When it comes to education, American students are in the middle of the pack. Not the best in the world. Not the worst. Just about average. Are charter schools a potential path to improvement?
Over the last quarter century, in one way or another, every state has grappled with how to integrate charter schools into its public system. Charters are run by private boards with private backing, but they're publicly funded.
In the year 2000, 400,000 students were enrolled in charters. In 2016, nearly 3 million.
Michigan lifted its cap on the number of charters in the state nearly a decade ago. Today, there are 300 schools in the state enrolling 150,000 students, according to an industry group. Michigan goes further than other states, allowing districts and charter schools to compete for students from other districts.
Public charter schools in Michigan, and across the country, are taxpayer-funded, getting a set amount of money per student enrolled. Right now, it's about $7,500 among the lowest in the country.
Here's how it works in Michigan: A student is assigned to the traditional public school in their community. But they don't have to go. They have choice. They can go to a different public school of their choice, or they can go to a charter. But wherever they go, those dollars follow them.
Michigan Education Association President Paula Herbart says this policy leaves students who have chosen to stay with rapidly declining resources.
Thomas Pedroni is a professor of curriculum studies. He says the decision between traditional public schools and charters is especially difficult for parents in urban areas like Detroit.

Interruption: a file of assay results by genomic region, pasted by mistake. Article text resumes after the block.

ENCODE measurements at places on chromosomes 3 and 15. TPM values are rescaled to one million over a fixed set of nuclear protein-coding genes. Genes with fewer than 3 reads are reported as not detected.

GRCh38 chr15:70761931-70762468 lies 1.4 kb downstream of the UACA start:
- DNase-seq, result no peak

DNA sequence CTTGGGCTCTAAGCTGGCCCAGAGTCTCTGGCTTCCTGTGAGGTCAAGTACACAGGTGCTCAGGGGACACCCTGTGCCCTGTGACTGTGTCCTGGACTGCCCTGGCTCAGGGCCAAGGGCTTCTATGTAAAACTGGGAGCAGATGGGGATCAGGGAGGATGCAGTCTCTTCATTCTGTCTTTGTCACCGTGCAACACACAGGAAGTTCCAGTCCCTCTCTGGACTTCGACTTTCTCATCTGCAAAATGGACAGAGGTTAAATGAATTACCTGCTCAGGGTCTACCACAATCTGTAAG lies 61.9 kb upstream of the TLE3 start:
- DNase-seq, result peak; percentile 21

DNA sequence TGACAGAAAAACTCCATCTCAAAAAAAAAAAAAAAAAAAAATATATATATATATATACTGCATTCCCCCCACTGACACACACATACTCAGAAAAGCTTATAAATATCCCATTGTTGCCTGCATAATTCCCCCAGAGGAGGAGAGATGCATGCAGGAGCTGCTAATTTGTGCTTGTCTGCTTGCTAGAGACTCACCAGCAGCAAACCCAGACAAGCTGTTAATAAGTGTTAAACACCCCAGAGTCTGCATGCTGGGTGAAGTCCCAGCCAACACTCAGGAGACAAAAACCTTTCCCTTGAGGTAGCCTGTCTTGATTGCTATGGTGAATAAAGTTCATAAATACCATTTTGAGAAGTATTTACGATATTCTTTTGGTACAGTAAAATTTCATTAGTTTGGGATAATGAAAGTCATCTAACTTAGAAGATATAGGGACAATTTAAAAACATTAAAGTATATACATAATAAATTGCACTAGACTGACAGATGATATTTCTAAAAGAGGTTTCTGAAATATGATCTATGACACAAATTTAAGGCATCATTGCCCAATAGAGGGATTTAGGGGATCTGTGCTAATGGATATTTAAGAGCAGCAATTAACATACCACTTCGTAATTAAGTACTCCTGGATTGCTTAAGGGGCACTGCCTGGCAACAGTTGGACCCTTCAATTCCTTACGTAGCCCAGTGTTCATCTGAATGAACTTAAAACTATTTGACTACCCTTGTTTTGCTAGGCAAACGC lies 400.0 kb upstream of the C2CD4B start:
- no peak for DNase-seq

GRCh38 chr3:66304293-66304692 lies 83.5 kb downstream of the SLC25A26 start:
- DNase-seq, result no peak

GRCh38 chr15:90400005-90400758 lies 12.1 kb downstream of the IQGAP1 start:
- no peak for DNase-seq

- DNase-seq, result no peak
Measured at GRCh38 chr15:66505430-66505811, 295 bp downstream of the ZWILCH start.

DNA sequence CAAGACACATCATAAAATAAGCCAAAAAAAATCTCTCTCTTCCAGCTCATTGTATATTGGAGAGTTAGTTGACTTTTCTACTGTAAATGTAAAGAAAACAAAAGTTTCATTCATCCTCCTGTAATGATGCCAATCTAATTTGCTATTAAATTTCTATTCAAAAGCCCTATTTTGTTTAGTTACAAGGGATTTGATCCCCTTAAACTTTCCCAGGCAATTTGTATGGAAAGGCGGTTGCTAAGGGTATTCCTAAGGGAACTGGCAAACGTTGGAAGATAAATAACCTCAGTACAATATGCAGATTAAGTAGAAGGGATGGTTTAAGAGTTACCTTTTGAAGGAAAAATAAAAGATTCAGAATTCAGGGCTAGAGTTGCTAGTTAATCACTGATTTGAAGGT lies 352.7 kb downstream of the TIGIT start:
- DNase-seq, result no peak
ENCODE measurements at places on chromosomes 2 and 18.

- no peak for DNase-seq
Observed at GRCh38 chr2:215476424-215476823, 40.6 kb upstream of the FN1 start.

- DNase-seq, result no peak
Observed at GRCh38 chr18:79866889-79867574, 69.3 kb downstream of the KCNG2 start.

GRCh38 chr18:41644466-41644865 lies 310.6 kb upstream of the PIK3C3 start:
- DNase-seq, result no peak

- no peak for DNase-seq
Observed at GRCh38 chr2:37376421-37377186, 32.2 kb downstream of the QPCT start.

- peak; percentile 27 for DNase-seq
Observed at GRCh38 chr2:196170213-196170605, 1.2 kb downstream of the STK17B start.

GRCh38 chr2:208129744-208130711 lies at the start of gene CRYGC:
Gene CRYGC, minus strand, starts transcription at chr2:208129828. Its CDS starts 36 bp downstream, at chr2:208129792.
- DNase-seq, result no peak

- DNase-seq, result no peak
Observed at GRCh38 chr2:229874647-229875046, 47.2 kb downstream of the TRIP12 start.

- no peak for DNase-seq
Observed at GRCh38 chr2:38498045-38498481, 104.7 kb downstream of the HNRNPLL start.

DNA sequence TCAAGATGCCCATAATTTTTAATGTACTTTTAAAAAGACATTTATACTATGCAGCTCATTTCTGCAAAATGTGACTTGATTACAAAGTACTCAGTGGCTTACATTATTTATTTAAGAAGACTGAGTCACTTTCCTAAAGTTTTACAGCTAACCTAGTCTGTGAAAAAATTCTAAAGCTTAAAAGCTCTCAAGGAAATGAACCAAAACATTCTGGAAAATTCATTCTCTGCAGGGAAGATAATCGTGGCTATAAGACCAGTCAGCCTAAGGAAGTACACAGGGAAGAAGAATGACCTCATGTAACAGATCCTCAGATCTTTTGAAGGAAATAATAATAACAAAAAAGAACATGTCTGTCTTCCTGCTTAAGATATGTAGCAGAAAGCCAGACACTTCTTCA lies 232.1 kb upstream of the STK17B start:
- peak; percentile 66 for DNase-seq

Of the 85,000 Detroit children who attend public school in the city, 70,000 do not meet the state's criteria, according to a 2017 study. In Michigan, charter schools are regulated differently. In most states, the local Department of Education authorizes a charter school to enroll students. In Michigan, they're authorized mostly by outside groups, like a university or community college. Former Democratic legislator and now president of Michigan's charter school association Buzz Thomas says that's a good thing.
But Pedroni says the system allows for corruption. Pedroni says the authorizers usually get a 3% cut from the charter's budget.
Unlike public schools, charters appoint their own boards. They're not elected by the public.
According to the state, 200 Michigan charters have been closed since 1995, including some in the middle of the year. The list of reasons include performance issues, attendance failures, even because of leasing agreement disputes.
Principal Hossep Trossian, who runs one of the more successful charters in Michigan, says the closures prove there's more oversight than in a traditional school.
In an effort to increase oversight, all schools in Michigan will begin receiving a letter grade of A through F this fall. The nonpartisan organization Education Trust-Midwest says 80% of charters in the state have achievement below the state average in reading and math, problems that mirror the traditional public system.
Six Michigan charter schools closed at the end of the 2019 school year. Four new ones are slated to open the next school year, and two more in 2020.
Correction: In a previous version, we said that charter schools saw an increase of 65 percent. In 2016, they saw an increase of 650 percent. The story has since been updated.